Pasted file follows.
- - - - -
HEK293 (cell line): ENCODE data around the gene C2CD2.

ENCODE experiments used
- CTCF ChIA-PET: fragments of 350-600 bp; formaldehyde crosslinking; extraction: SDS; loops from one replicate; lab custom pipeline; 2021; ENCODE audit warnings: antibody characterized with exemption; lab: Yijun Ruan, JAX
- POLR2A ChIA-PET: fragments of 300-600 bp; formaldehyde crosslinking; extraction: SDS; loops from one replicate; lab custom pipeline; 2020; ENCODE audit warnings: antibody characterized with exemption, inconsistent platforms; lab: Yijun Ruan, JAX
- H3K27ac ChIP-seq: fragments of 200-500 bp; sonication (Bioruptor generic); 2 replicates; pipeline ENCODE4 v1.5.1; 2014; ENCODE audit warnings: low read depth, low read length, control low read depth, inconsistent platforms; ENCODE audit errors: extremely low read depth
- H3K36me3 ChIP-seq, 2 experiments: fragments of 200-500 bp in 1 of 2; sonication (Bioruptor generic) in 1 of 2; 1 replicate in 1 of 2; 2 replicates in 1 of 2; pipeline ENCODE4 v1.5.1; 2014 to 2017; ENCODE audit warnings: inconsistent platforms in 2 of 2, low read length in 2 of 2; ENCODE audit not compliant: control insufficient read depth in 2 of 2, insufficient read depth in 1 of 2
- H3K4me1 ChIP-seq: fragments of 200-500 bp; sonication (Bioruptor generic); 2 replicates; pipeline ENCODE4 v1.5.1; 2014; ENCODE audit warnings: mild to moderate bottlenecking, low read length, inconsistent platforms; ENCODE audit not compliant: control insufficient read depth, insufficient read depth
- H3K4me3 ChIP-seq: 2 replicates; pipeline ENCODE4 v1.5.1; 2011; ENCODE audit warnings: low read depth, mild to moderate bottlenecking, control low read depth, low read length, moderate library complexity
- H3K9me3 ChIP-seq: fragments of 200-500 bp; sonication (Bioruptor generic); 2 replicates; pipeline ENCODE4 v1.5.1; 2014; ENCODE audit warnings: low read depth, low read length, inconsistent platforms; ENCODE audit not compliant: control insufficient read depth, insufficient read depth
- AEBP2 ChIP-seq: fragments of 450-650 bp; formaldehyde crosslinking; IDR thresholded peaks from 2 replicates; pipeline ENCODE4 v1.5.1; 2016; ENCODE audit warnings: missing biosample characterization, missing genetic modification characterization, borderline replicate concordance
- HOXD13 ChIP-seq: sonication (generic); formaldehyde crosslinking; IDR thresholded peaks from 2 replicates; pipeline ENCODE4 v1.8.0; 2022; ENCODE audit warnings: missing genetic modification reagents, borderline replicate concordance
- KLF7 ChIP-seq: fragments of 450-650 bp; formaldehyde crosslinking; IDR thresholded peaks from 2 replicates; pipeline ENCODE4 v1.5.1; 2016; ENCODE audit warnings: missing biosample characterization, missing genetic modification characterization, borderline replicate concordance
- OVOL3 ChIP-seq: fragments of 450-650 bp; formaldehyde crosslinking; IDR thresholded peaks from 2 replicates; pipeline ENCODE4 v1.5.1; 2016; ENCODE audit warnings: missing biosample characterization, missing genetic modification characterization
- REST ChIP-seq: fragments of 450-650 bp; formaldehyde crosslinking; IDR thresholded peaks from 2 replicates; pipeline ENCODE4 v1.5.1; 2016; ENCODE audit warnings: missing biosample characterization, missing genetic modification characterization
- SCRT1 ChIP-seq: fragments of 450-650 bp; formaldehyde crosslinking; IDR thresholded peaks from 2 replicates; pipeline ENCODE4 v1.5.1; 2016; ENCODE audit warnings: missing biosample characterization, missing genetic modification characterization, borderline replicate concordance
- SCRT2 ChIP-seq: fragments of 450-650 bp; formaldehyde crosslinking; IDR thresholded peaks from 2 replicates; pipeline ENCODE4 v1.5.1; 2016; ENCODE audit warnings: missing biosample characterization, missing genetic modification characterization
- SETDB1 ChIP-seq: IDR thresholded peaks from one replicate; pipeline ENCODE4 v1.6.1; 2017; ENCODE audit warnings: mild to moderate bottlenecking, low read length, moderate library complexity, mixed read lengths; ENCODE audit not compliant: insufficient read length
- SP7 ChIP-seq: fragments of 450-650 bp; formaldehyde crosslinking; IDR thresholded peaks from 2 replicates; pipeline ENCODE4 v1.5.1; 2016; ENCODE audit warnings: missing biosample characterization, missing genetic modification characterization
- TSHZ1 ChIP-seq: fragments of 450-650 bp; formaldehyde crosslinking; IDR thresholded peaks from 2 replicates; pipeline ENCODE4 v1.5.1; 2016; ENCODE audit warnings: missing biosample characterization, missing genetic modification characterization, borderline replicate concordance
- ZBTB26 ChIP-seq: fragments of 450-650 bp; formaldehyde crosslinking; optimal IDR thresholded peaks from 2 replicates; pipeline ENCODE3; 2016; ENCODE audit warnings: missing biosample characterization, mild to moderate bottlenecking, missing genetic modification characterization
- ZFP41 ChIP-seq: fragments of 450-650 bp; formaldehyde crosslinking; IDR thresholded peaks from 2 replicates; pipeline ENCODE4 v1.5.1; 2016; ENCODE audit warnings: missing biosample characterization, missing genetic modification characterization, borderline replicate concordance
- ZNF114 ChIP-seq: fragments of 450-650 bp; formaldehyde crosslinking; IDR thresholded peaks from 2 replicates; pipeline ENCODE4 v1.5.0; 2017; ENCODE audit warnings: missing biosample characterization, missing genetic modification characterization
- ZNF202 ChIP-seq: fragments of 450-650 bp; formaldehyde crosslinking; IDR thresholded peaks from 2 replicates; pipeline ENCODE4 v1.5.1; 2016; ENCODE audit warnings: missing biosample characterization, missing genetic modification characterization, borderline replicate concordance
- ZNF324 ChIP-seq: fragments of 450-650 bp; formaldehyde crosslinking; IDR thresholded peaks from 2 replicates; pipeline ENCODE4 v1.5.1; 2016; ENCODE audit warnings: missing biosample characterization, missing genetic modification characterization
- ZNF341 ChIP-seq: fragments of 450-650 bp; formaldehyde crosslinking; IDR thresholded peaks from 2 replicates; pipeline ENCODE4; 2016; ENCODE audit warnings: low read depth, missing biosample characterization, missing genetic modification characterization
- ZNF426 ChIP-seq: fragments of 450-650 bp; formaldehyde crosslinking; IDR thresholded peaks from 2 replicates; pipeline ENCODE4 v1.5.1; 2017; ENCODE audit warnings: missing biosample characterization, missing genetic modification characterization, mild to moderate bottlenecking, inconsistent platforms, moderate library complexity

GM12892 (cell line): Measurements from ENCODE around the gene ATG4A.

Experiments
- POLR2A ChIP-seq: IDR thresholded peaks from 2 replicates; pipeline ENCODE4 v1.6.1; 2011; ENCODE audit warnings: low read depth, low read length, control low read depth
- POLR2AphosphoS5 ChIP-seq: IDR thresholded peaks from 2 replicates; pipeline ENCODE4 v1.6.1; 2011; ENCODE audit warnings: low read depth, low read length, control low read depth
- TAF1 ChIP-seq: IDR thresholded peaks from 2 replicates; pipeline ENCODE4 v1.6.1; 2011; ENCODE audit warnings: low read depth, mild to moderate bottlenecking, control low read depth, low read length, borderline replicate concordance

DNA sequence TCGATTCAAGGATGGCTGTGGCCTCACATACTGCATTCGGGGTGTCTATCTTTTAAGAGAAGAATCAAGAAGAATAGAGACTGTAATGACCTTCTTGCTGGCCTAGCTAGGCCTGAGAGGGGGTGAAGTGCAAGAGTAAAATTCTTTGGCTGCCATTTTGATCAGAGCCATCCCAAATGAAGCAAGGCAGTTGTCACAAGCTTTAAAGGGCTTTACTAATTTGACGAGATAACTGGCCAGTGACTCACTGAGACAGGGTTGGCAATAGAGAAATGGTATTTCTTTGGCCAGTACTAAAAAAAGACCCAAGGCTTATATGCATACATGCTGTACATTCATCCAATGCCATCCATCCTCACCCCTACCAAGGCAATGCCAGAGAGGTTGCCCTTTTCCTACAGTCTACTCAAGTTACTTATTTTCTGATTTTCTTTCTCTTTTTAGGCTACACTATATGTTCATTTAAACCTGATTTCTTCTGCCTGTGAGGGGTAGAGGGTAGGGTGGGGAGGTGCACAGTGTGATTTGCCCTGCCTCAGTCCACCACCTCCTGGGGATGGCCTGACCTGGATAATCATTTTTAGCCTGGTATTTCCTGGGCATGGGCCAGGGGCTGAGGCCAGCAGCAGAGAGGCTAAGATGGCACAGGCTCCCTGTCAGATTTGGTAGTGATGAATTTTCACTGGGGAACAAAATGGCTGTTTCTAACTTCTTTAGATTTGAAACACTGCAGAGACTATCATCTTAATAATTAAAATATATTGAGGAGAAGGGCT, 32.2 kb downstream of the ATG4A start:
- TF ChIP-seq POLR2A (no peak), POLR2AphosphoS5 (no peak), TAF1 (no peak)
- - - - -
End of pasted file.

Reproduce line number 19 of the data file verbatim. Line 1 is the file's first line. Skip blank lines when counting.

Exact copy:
- TSHZ1 ChIP-seq: fragments of 450-650 bp; formaldehyde crosslinking; IDR thresholded peaks from 2 replicates; pipeline ENCODE4 v1.5.1; 2016; ENCODE audit warnings: missing biosample characterization, missing genetic modification characterization, borderline replicate concordance